Posted at 17:4817:48
Lori Glaze, Nasa’s Planetary Science Division director, shares a video of children around the world who helped with Nasa’s “countdown to Mars” campaign.
Deputy project manager Matt Wallace is next. He describes today, like Bridenstine, as a “perfect launch”, and then explains more about the signal issues.
“The one problem we had is the terminology we use- we couldn’t lock up our telemetry,” he says.
“Basically it allows us to read the information and the data coming from the spacecraft. It turns out the Deep Space Network is really designed to talk to spacecraft that are a long, long way away…they have very sensitive receivers, very big antennas, and to configure them in fact to talk to a spacecraft that is this close to the earth is a little out of the ordinary.”
For the last hour or so, he says, scientists have been working on configuring the ground station to get this signal. He adds that he just got a text during the conference that the team will start to get more information soon.
Posted at 17:3717:37
‘Couldn’t have gone any better’
Nasa administrator Jim Bridenstine speaks first, and says everything is still going to plan.
Addressing the communications issues with Perseverance, Bridenstine says: “We do need to fine tune our receiving stations on the ground and do some things to capture that signal and lock down but I think we’re in great shape.”
He adds that “it couldn’t have gone any better from a launch perspective”.
We had a good launch this morning, we’re right on course for Mars and signal from @NASAPersevere is strong. We are working to configure the ground stations to match the strength of the spacecraft signal. This scenario is one we’ve worked through in the past with other missions.
— Jim Bridenstine (@JimBridenstine) July 30, 2020
Posted at 17:3517:35
Post-launch news conference begins
Nasa officials are hosting the post-launch briefing at the Kennedy Space Center.
We’re hearing from Nasa administrator Jim Bridenstine, Thomas Zurbuchen, associate administrator for science, Lori Glaze of the planetary science division, Matt Wallace, deputy project manager at JPL, Omar Baez, launch director, and Tory Bruno, president of United Launch Alliance.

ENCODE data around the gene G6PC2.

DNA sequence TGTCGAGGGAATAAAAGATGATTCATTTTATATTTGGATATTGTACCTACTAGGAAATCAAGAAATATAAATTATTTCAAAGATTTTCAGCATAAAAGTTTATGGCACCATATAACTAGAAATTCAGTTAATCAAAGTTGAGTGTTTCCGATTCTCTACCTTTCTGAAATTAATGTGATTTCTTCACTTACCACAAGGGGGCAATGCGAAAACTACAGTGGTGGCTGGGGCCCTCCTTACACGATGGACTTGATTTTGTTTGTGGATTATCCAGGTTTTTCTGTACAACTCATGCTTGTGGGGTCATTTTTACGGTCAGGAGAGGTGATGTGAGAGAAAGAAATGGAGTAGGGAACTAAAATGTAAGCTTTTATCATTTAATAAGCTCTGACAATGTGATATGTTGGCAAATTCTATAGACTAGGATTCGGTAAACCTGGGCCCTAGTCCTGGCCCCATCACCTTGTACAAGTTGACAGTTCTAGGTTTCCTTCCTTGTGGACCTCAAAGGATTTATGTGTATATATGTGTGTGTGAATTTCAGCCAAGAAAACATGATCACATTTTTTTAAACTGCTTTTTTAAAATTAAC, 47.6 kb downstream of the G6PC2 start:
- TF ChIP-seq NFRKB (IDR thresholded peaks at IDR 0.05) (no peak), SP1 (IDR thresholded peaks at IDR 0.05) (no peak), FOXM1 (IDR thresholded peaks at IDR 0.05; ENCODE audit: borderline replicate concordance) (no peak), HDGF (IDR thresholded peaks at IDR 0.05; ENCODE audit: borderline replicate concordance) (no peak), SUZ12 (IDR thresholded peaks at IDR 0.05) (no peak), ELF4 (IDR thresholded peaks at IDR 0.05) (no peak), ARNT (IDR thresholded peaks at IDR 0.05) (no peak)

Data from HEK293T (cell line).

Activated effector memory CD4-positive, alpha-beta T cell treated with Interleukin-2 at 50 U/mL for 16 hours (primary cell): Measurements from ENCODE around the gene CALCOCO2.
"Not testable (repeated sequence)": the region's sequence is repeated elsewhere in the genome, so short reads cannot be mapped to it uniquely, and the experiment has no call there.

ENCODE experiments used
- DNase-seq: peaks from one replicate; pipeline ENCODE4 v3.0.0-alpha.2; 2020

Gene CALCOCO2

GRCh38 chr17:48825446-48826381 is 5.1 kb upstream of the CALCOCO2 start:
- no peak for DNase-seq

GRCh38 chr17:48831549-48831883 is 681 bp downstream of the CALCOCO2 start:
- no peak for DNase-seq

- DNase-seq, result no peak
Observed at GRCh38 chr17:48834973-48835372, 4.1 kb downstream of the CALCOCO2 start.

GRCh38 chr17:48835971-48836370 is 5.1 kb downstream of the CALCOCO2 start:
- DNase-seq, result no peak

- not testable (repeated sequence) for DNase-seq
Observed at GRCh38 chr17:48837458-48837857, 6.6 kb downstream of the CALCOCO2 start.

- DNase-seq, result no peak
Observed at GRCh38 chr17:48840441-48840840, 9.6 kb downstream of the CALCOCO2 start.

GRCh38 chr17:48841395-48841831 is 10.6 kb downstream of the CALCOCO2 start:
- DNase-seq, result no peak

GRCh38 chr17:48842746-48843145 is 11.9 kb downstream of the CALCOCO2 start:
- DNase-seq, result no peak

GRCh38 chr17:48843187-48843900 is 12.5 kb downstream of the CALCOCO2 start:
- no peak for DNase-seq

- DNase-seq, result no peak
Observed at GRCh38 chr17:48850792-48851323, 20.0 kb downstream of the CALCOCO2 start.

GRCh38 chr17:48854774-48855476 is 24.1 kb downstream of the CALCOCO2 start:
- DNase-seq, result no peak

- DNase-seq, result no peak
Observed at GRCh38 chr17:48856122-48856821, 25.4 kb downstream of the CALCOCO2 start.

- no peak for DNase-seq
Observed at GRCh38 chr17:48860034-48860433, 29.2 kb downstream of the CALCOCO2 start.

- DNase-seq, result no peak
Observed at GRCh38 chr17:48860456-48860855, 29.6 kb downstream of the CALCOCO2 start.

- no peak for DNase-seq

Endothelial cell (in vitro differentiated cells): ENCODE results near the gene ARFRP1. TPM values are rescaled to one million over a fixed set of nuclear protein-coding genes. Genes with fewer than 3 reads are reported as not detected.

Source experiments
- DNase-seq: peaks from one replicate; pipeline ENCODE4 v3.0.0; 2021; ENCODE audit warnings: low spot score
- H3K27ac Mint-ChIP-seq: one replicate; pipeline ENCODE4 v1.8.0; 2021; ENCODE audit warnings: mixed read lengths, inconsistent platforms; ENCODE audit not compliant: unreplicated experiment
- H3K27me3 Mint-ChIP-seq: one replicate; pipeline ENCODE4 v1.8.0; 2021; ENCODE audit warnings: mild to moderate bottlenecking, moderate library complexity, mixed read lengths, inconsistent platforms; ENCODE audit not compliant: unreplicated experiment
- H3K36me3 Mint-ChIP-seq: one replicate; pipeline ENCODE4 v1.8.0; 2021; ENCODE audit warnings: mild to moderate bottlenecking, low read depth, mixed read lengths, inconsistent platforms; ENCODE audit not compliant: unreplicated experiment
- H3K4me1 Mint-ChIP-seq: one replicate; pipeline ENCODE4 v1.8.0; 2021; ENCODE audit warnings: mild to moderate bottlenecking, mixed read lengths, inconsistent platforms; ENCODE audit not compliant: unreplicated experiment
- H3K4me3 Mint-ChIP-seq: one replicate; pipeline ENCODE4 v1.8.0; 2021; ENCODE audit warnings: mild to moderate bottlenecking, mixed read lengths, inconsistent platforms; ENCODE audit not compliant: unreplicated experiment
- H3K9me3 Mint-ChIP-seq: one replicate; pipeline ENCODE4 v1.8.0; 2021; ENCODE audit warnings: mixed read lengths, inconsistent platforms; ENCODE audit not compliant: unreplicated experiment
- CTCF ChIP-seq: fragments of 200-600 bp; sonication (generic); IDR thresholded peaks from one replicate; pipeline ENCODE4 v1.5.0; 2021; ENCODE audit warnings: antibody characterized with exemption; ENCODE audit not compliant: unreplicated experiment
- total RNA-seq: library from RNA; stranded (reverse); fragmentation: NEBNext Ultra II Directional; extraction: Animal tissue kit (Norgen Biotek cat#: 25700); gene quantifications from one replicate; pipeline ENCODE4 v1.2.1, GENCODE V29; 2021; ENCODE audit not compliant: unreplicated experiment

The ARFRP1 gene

Nasa’s rover missions have detailed extensive evidence pointing to Mars being hospitable to life billions of years ago. But there’s an intriguing phenomenon on Mars that could point to possible life today.
In 2004, the European Space Agency’s (Esa) Mars Express spacecraft detected methane in the atmosphere of Mars in the parts per billion range. Nasa scientist Michael Mumma also presented evidence from ground telescopes of the gas in Mars’ thin air.
The finding was of interest because the vast majority of methane on Earth is produced by life.
But it’s not the only way methane can be produced, and so the methane can’t be taken as solid evidence of microbial life. There are many ways it could be produced without biology, including a series of chemical reactions called serpentinisation, which could be taking place below the Martian surface.
Nasa’s Curiosity rover has detected irregular “burps” of atmospheric methane from its landing site at Gale Crater.
Esa’s Trace Gas Orbiter has been gathering long-term observations of gases such as methane in the Martian atmosphere. The results could provide a better idea of what’s going on.
Could Martian bugs be eking out an existence deep beneath the Martian surface, producing methane as a by-product of their life cycle? It’s a possibility, but not the only one.